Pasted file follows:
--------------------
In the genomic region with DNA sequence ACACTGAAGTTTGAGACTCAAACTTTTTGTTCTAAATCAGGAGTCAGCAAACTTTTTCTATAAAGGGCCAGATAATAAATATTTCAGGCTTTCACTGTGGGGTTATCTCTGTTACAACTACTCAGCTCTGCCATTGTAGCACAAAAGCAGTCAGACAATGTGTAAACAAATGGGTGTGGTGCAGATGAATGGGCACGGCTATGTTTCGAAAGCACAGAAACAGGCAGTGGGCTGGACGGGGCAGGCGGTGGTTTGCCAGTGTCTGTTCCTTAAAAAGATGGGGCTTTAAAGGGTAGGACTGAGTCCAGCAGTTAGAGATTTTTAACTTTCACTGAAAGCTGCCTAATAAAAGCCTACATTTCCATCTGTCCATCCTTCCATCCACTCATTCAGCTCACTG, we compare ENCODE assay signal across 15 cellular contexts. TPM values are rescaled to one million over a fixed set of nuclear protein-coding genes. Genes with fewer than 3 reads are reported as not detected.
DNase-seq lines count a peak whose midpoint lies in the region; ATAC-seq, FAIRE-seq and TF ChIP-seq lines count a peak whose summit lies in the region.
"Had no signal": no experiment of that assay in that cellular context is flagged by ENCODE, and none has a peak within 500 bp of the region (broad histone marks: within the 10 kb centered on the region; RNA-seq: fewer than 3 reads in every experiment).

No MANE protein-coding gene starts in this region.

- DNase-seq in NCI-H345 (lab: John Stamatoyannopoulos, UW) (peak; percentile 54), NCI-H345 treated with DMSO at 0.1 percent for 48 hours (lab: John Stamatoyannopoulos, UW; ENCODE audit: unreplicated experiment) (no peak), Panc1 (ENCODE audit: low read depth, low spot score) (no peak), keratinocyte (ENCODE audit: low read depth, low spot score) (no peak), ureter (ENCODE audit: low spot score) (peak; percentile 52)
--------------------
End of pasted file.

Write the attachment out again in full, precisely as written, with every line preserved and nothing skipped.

In the genomic region with DNA sequence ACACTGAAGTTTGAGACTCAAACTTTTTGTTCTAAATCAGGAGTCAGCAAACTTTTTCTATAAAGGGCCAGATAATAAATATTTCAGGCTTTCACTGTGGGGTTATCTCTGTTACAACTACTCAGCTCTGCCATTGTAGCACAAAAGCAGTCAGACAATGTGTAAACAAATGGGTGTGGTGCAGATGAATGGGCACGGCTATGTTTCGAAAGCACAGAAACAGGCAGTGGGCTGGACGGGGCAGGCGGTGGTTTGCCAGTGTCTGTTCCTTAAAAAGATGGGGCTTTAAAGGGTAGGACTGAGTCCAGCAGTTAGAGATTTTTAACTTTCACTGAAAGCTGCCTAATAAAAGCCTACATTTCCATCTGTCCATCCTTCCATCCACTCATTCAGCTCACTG, we compare ENCODE assay signal across 15 cellular contexts. TPM values are rescaled to one million over a fixed set of nuclear protein-coding genes. Genes with fewer than 3 reads are reported as not detected.
DNase-seq lines count a peak whose midpoint lies in the region; ATAC-seq, FAIRE-seq and TF ChIP-seq lines count a peak whose summit lies in the region.
"Had no signal": no experiment of that assay in that cellular context is flagged by ENCODE, and none has a peak within 500 bp of the region (broad histone marks: within the 10 kb centered on the region; RNA-seq: fewer than 3 reads in every experiment).

No MANE protein-coding gene starts in this region.

- DNase-seq in NCI-H345 (lab: John Stamatoyannopoulos, UW) (peak; percentile 54), NCI-H345 treated with DMSO at 0.1 percent for 48 hours (lab: John Stamatoyannopoulos, UW; ENCODE audit: unreplicated experiment) (no peak), Panc1 (ENCODE audit: low read depth, low spot score) (no peak), keratinocyte (ENCODE audit: low read depth, low spot score) (no peak), ureter (ENCODE audit: low spot score) (peak; percentile 52)